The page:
The built-in flash on your DSLR camera has many limitations such as short effective flash range, fixed coverage, etc. It may also be limited by the lens you use and the type of photography you want to do. One problem is that the light coming out of the flash may be blocked by the lens (or lens hood) when shooting subject at close range. That’s exactly what happened to a flickr user:
I’m having this problem of having shadows on my pictures whenever I take shots which is close-up and having less light. So I go with my built-in flash on my Nikon D90. I always use my hood lens for protection but I’m having these shadows bellow my pictures. What should I do? Should I change my hood lens or just remove it when there is less light? I’m using a 18-200mm lens and the hood lens that comes with it is pretty big. Please help. I need some tips.
Many others responded with suggestions to take off the lens hood (will help to a certain extend) or get an external flash. Indeed, an external flash such as Nikon SpeedLight SB-400, SB-600, SB-800, SB-900, and the macro photography centric R1C1, are great light sources for creative photography especially when used off-camera. It would be very easy to avoid the lens or lens hood shadow.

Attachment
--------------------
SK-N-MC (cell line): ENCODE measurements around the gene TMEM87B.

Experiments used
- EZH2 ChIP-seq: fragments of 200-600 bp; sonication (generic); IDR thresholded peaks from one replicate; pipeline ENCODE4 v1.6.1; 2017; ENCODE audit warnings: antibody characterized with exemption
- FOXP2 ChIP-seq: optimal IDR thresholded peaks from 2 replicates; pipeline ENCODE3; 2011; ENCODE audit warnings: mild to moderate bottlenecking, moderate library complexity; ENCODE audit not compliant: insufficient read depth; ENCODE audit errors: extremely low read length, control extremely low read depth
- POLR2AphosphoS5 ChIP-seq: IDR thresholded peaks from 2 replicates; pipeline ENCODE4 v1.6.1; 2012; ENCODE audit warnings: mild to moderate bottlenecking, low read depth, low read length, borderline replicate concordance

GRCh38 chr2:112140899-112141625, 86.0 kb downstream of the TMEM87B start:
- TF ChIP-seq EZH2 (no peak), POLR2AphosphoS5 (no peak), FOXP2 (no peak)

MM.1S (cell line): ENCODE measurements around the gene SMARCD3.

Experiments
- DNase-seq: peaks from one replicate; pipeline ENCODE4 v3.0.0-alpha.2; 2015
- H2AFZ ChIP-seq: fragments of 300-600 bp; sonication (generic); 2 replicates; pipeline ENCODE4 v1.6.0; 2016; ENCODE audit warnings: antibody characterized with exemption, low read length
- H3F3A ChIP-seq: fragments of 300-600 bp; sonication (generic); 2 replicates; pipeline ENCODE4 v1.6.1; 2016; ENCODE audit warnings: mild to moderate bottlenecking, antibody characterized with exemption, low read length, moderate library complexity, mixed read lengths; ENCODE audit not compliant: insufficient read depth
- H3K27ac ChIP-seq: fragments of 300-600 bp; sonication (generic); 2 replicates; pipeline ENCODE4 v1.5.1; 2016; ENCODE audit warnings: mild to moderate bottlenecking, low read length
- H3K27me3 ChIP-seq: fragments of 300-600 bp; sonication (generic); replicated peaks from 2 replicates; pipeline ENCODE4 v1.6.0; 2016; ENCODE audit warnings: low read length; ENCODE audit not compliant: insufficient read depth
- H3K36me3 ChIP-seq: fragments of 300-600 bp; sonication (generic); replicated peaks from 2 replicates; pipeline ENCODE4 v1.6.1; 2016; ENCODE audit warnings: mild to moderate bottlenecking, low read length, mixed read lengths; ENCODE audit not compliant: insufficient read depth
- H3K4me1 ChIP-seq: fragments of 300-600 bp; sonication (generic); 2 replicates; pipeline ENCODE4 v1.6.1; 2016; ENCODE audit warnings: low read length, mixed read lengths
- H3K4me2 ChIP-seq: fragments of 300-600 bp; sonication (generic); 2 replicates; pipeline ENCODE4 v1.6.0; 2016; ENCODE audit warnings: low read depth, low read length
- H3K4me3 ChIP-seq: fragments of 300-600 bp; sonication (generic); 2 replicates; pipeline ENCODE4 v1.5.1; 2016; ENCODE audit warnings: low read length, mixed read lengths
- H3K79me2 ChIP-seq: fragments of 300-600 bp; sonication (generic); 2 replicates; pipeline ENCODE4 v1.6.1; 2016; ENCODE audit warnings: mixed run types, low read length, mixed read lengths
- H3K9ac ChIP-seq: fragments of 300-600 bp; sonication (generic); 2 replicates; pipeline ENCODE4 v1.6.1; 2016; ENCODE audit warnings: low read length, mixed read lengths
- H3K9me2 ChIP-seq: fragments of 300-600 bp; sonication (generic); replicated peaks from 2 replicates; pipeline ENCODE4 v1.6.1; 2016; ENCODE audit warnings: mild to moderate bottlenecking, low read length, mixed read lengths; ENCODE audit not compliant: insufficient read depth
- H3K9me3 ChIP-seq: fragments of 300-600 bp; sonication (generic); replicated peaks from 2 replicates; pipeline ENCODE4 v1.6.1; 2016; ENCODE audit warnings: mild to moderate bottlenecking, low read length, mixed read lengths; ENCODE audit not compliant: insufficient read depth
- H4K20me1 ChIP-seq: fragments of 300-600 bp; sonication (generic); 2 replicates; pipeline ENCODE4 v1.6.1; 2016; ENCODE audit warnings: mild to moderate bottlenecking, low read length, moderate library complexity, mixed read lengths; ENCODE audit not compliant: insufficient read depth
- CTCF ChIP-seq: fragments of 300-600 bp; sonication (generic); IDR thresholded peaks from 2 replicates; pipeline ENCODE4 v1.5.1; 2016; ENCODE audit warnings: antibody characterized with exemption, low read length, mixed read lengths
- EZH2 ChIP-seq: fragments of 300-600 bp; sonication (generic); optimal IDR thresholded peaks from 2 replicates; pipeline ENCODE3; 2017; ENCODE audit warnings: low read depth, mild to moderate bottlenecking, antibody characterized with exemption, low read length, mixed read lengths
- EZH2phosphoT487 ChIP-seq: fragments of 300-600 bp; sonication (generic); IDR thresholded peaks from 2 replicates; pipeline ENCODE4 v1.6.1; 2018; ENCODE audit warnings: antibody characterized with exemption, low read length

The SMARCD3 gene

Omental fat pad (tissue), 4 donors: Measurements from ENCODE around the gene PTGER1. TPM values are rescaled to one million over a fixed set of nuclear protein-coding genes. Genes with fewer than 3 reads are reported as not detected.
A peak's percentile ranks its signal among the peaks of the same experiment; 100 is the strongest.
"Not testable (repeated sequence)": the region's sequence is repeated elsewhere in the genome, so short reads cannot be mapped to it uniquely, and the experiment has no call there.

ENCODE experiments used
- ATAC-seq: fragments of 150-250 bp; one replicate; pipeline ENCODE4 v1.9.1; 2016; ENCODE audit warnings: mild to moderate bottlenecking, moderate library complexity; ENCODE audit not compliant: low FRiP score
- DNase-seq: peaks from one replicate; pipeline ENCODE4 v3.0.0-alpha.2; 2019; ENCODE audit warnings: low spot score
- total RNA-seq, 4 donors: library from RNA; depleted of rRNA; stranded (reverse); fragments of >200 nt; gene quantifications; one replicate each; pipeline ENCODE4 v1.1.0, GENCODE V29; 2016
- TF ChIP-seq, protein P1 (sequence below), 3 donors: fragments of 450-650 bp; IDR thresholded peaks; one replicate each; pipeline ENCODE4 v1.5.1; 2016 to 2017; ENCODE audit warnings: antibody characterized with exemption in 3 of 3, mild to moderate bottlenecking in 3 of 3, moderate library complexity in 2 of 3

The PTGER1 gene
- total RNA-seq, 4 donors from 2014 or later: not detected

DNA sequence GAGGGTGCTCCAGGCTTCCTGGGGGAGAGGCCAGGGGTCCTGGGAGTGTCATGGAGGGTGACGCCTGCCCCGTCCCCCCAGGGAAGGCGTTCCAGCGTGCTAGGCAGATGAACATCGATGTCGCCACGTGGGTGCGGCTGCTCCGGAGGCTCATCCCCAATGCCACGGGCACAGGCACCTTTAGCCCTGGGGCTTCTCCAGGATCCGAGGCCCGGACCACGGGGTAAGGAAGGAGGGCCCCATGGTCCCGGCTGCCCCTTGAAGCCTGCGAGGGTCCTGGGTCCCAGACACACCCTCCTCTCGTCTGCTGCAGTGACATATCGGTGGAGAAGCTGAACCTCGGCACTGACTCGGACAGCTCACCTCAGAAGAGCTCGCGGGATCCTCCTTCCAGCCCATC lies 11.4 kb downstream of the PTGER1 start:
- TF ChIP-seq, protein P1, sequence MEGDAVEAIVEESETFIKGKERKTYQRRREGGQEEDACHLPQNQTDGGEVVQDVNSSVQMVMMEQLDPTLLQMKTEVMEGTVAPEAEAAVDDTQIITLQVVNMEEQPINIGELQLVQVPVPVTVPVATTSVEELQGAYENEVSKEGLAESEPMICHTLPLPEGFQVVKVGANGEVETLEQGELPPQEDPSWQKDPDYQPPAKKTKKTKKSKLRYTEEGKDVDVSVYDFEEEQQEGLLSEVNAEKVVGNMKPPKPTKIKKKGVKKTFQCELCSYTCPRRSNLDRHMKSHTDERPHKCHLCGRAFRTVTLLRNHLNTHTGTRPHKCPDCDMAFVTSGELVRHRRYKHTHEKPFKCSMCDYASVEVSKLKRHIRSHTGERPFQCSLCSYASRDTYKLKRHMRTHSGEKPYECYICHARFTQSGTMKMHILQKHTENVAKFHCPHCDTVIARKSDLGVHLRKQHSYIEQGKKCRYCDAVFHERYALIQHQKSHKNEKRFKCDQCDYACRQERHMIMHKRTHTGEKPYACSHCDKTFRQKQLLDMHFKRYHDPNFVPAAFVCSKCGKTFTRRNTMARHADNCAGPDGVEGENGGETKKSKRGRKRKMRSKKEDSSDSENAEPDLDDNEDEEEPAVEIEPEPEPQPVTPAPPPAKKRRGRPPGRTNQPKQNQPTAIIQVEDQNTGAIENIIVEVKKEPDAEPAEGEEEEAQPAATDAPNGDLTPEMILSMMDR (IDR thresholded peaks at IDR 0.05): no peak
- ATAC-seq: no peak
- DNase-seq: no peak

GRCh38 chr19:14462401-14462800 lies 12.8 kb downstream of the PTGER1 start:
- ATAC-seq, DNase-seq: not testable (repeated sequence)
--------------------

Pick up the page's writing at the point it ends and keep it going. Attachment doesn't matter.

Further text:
If for any reason you don’t want to get an external flash yet, you could certainly try the DIY approach. One example is this built-in flash extender and diffuser. All it takes are a plastic bottle, a piece of tape, a rubber-band and some aluminum foil. More pictures of the setup can be found here.
One of the more complicated examples is the DIY ring flash for built-in flash (Shown below).
If you don’t feel like spending your time to save money, you could try some commercially available options. This £8.50 ($12.39) diffuser appear to be able to help with the lens (hood) shadow problem (shown below).
Keywords: diffuser, DIY, Do-it-yourself, Extender, Flash photography, Light Modifier, Photography DIY